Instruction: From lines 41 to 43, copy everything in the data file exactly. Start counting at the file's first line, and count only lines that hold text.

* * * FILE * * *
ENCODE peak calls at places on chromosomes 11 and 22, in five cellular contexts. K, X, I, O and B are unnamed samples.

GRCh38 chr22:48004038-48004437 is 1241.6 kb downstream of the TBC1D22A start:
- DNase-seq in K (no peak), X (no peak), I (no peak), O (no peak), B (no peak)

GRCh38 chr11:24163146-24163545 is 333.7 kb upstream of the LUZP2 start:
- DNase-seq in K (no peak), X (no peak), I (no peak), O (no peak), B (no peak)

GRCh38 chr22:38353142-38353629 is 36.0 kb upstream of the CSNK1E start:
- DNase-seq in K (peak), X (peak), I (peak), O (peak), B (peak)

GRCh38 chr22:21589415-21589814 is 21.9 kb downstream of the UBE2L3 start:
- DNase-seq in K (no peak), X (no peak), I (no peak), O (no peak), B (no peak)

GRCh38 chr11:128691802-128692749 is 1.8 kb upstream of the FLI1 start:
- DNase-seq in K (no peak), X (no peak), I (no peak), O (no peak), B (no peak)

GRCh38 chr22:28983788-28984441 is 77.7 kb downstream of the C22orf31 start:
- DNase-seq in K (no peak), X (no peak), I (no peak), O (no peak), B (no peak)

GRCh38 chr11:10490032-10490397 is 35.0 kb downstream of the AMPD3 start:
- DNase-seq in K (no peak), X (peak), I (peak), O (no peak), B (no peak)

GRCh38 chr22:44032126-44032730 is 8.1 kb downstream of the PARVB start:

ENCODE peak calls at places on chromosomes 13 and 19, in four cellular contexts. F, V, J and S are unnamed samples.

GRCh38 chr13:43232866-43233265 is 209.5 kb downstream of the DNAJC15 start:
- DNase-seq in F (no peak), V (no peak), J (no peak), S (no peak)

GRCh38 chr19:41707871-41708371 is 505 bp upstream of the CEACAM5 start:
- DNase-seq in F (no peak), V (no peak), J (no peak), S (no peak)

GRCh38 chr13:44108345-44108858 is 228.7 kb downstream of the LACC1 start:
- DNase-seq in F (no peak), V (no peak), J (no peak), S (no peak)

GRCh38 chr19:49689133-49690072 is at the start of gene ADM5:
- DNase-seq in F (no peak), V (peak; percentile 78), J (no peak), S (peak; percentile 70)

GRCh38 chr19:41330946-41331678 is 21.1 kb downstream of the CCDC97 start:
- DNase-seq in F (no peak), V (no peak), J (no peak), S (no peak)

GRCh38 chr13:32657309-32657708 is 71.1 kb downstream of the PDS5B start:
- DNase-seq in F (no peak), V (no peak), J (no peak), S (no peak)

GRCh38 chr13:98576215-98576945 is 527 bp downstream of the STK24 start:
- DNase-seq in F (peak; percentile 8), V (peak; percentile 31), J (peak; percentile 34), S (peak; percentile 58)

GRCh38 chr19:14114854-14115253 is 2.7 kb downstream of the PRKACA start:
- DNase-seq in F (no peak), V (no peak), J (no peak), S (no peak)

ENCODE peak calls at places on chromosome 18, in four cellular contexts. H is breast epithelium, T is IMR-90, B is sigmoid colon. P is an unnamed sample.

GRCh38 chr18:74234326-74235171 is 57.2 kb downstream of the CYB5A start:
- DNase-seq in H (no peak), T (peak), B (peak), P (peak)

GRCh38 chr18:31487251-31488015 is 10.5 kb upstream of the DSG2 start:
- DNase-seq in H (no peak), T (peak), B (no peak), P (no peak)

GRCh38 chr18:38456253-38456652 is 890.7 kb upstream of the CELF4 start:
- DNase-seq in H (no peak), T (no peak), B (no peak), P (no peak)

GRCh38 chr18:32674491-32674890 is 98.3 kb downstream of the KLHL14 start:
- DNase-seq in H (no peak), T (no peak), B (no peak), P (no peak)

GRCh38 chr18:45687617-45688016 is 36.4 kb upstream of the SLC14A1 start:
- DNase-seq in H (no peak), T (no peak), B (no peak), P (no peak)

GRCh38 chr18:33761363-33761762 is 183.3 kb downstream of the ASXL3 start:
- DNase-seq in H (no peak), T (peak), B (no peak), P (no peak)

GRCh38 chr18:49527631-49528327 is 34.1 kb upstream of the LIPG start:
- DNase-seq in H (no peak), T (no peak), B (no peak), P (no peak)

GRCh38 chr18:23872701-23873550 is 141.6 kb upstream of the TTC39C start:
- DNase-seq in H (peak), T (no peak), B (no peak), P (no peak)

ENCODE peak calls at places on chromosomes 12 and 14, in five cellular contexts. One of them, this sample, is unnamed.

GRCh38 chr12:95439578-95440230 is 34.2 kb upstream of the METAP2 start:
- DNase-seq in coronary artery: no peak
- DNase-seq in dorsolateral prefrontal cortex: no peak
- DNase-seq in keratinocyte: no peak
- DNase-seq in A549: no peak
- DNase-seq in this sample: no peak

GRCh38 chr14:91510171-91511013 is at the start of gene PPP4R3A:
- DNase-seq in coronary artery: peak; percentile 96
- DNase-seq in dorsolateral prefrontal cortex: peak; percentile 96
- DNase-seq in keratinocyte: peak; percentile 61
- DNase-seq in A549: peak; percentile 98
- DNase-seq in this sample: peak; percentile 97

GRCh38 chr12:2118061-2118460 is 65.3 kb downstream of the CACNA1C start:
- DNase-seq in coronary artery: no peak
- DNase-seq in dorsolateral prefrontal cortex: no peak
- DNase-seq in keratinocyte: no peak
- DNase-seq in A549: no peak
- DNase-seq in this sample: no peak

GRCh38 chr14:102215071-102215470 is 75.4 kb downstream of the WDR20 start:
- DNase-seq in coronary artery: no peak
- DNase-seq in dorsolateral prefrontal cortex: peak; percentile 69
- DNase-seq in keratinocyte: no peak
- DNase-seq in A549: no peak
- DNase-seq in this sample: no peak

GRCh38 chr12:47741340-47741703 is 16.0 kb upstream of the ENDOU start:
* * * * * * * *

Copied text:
GRCh38 chr18:32674491-32674890 is 98.3 kb downstream of the KLHL14 start:
- DNase-seq in H (no peak), T (no peak), B (no peak), P (no peak)

GRCh38 chr18:45687617-45688016 is 36.4 kb upstream of the SLC14A1 start: